Listen to Science, Even When it Changes<p>When recommendations change or evidence flip-flops, skepticism may arise. However, Stukus says change is the beauty of science.</p><p>"That shows us that we can evolve, and if the evidence shows that our prior thoughts were incorrect, we need to be able to change our recommendations and advice based upon the best quality of evidence at the time," he said.</p><p>Pierre agrees.</p><p>"Science is an iterative process, whereby we arrive at facts and truth through repeated and controlled observations. That means that it's inherently self-correcting as we revise conclusions based on ongoing research. Scientific facts aren't immutable dogma chiseled on a tablet. They change based on the best available evidence we have at a given point in time," he said.</p><p>Because research of COVID-19 has only been underway for 6 months, information is evolving rapidly, and new information may contradict old.</p><p>"There's still much we don't know about exactly how [COVID-19] spreads, what effects it has on the body, or how to best treat it. That means that the best available evidence is preliminary, but that doesn't mean that we should ignore it or turn to other sources of information or opinion as if they're just as valid," Pierre said.</p><p>He explains that conspiracy theories based on mistrust lead to vulnerability to misinformation.</p><p>If people mistrust science because it sometimes "changes its mind," Pierre said, "that shouldn't be used to embrace other opinions based on no evidence at all, which are typically selected based on confirmation bias: what we want to believe rather than what the objective evidence supports."</p>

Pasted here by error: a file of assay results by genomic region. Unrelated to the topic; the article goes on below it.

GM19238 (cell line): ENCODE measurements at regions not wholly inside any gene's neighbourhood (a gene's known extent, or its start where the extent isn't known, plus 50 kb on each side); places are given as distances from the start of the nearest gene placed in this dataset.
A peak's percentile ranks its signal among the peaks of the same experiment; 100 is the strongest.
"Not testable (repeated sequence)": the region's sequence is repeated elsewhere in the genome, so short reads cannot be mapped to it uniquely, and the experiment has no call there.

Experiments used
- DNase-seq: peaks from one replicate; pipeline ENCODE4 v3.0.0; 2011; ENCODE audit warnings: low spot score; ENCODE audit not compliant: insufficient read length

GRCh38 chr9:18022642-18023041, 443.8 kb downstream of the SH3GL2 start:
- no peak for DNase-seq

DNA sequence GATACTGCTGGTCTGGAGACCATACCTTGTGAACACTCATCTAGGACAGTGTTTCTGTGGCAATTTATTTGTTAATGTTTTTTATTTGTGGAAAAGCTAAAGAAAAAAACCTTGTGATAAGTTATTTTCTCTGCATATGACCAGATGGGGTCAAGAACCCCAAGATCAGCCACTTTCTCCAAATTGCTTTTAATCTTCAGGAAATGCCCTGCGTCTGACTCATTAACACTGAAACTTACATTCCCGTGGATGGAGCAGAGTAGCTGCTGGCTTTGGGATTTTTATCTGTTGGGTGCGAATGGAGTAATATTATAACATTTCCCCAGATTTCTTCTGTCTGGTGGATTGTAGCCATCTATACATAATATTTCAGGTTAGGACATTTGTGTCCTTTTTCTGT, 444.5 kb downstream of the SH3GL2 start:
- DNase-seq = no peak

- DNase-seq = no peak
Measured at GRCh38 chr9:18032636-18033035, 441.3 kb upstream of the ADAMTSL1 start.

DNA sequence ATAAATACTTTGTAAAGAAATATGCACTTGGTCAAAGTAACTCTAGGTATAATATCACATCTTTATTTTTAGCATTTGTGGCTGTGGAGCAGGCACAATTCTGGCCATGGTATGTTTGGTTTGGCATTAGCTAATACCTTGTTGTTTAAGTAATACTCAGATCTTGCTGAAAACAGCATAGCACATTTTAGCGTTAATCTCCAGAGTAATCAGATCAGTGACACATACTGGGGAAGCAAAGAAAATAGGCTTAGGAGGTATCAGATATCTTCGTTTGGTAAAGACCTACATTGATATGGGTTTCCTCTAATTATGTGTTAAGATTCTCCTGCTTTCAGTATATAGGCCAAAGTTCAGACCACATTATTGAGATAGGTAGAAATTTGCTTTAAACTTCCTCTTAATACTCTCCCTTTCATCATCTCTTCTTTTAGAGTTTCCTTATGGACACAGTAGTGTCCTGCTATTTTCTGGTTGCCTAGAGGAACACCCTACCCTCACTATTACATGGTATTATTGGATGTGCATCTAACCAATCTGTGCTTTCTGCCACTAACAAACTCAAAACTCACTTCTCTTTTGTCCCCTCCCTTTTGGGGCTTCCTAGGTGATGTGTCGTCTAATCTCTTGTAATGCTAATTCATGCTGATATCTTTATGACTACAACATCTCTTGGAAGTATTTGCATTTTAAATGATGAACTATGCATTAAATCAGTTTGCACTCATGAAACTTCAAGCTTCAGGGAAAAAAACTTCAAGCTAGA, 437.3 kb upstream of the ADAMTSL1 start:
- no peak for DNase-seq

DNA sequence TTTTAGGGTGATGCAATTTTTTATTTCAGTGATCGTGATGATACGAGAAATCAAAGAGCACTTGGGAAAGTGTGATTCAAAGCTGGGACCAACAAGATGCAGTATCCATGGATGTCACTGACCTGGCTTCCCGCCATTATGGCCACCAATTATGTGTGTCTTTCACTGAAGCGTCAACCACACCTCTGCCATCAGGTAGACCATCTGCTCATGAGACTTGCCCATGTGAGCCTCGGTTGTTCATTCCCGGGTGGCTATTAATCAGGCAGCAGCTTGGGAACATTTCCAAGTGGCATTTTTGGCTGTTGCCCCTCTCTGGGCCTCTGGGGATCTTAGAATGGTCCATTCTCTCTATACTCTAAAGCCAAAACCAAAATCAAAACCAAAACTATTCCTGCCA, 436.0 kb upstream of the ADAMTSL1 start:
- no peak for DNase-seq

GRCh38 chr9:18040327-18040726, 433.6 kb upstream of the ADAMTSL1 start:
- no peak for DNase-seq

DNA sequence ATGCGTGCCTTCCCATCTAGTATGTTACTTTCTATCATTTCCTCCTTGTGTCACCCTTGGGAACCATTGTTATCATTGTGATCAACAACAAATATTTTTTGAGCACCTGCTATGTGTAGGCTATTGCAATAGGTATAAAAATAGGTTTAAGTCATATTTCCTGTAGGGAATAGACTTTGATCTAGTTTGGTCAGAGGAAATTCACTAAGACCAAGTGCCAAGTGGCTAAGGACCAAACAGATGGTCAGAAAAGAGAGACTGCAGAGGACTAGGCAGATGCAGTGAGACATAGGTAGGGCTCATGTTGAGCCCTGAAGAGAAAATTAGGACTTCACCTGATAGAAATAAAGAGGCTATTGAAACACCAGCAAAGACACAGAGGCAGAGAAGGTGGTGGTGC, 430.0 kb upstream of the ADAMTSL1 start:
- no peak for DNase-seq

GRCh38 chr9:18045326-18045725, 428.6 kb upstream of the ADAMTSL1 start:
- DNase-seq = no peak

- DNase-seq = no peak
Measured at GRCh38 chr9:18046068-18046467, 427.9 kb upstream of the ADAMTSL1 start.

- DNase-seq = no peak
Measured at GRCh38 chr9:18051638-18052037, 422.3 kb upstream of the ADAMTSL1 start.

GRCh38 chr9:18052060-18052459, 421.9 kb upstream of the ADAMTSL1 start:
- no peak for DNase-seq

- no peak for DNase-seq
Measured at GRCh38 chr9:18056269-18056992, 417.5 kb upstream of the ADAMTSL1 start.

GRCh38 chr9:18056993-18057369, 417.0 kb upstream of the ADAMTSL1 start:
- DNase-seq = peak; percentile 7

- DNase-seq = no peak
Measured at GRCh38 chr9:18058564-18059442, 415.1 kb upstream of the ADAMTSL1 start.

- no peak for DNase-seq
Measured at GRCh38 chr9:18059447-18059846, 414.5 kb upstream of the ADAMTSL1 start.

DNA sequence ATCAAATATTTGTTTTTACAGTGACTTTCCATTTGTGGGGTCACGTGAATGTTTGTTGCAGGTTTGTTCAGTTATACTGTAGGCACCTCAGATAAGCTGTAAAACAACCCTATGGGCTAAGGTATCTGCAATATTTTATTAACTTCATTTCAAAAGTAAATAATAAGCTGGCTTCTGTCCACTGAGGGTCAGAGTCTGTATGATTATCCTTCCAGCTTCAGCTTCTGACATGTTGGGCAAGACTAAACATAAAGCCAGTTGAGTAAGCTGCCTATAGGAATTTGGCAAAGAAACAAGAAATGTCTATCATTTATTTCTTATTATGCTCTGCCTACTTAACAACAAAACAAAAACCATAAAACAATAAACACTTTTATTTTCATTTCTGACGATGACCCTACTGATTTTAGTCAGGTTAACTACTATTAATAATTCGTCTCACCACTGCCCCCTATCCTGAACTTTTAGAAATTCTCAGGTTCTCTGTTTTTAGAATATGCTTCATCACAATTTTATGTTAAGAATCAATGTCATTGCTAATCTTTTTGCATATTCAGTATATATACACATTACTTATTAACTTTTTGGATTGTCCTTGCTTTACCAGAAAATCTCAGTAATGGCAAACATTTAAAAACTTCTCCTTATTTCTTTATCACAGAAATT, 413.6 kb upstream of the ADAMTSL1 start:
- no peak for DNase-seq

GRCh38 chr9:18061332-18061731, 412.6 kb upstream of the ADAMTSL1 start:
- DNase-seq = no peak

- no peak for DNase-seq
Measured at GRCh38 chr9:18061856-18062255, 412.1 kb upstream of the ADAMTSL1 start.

Where to Find the Best Information<p>Stukus says to start with the <a href="https://www.cdc.gov/coronavirus/2019-nCoV/index.html" target="_blank">CDC</a> and <a href="https://www.nih.gov/health-information/coronavirus" target="_blank">NIH</a>. Then check with your local health officials, because COVID-19 guidelines may vary depending on where you live.</p><p>If you can't find information you need or have questions specifically related to you, call your primary care doctor.</p><p>"Your personal doctor should always be a resource for individual specific questions because they know best how to apply all the nuances retaining to your health, and how to incorporate all the other general [COVID-19] recommendations," Stukus said.</p><p><a href="https://www.eehealth.org/find-a-doctor/b/boyd-laura-b/" target="_blank">Dr. Laura Boyd</a>, primary care physician at Edward-Elmhurst Health Center in Elmhurst, Illinois, says her clinic receives a lot of calls about COVID-19.</p><p>"Most doctors' offices are receiving calls and answering questions, and doing phone or video visits to help clarify and/or order testing over the phone based on patients' symptoms. It is always best to call your doctor's office first instead of worrying about symptoms and waiting too long to seek treatment," she told Healthline.</p><p>If your primary care doctor has limited testing, she suggests looking on your state's public health website for available testing sites.</p><p>With a lot of unknowns related to this virus and disease, Boyd says many patients are feeling overwhelmed and anxious for a treatment.</p><p>"Unfortunately, there is no specific medication recommended for COVID for outpatient. There are a lot of ongoing studies with various drugs going on within the hospital setting. Patients should always contact their doctors about their specific symptoms as they can treat the symptoms that go along with COVID, but there is no cure," Boyd said.</p><p>While we wait for treatment and a vaccine, Hirsch, who treats patients hospitalized for COVID-19 complications on a daily basis, says everyone can do their part by washing hands, wearing a mask, and staying 6 feet apart.</p><p>"As an infectious disease doctor working in the hospital, I see the damage of the pandemic and the worst cases of what's happening. We are trying to get the best possible outcome and confronting this overwhelming biologic reality of this terrible epidemic the best we can," Hirsch said.</p><p>Everyone at home can help in the fight too, he adds.</p><p>"Follow information that is science- and evidence-based, and avoid that which is not," he said.</p>